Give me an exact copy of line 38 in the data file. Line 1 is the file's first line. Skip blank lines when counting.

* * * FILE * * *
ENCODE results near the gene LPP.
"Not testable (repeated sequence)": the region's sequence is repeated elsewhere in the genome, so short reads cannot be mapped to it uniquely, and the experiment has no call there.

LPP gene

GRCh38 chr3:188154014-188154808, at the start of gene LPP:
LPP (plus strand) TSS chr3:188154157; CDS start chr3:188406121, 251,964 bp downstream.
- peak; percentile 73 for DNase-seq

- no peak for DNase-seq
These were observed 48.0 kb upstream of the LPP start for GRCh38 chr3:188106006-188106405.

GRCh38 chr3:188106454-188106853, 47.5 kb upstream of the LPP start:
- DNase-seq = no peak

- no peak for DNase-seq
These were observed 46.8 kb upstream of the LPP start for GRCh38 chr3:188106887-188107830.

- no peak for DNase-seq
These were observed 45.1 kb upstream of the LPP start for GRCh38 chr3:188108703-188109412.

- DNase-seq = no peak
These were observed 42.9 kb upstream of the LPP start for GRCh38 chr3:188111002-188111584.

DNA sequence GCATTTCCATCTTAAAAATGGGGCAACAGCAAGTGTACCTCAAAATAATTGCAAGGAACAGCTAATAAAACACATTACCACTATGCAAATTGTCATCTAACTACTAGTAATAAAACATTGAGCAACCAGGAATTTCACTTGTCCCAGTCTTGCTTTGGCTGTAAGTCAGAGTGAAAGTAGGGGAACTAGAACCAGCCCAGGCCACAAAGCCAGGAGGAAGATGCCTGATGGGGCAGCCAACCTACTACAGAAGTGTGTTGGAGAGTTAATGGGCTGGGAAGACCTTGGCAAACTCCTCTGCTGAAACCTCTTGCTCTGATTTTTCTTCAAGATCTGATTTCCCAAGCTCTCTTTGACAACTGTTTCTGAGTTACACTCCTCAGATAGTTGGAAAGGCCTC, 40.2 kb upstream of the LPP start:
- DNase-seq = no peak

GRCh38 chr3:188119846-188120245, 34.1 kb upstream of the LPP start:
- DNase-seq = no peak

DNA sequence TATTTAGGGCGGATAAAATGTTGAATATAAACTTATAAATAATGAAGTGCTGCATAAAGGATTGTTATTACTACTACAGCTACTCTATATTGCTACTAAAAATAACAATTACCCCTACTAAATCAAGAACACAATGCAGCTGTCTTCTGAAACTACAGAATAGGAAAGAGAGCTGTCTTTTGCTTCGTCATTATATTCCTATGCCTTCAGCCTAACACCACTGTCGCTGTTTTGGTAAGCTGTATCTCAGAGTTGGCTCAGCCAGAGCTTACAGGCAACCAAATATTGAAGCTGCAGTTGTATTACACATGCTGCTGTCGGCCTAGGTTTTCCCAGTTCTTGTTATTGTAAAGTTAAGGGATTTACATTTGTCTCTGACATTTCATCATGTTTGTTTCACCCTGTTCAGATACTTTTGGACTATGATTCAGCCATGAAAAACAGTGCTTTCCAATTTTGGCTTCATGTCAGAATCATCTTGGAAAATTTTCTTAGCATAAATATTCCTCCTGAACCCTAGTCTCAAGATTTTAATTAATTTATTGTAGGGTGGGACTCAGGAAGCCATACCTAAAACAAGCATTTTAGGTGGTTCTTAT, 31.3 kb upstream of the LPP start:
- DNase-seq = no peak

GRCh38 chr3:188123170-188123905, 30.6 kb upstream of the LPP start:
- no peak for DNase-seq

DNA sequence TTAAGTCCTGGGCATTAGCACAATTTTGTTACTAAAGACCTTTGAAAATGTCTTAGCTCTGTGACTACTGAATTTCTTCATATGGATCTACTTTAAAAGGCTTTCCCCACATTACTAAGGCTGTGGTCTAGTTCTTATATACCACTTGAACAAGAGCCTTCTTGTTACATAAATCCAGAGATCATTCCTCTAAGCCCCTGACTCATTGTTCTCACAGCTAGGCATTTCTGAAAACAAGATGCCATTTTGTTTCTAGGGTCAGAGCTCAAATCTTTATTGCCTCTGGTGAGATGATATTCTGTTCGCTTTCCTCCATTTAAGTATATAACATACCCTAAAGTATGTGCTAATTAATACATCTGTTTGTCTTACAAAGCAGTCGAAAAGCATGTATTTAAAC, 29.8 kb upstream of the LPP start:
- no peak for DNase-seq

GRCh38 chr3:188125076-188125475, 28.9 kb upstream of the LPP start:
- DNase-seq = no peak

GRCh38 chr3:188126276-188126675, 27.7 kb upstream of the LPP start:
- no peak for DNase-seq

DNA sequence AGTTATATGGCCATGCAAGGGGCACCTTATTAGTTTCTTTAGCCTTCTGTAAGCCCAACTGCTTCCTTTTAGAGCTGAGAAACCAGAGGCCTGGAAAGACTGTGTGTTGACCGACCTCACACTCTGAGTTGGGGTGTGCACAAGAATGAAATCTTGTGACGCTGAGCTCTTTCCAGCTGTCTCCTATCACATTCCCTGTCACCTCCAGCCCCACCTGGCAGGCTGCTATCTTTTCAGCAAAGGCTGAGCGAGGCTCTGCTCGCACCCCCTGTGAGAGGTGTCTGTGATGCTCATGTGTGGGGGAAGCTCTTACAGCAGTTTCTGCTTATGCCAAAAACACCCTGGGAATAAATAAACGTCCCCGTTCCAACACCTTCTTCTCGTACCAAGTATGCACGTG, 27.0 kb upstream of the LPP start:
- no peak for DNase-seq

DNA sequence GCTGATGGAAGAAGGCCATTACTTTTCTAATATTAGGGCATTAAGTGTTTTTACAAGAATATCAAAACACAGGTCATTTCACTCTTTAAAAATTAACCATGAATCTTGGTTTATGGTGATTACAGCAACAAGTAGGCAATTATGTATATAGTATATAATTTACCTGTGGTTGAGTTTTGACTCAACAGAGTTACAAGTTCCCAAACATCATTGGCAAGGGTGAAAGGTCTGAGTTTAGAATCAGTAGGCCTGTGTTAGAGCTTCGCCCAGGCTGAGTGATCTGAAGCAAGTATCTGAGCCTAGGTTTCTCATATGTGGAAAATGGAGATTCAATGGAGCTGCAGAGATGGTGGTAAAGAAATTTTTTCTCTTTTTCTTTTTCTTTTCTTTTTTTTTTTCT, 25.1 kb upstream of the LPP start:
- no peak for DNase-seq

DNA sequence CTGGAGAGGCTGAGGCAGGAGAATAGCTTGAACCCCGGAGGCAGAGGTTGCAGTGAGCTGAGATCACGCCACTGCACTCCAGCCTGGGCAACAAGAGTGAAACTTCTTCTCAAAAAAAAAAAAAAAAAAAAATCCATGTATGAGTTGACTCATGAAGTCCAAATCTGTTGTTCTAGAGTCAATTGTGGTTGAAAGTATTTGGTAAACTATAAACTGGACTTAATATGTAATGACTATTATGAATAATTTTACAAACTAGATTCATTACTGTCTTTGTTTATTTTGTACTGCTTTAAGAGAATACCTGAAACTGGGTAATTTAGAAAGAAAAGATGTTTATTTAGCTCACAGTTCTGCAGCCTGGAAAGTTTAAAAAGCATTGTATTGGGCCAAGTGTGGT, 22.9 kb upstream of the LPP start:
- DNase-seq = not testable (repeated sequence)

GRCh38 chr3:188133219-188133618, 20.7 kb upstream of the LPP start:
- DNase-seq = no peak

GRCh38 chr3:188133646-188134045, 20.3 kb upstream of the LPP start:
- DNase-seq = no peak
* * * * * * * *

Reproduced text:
- DNase-seq = no peak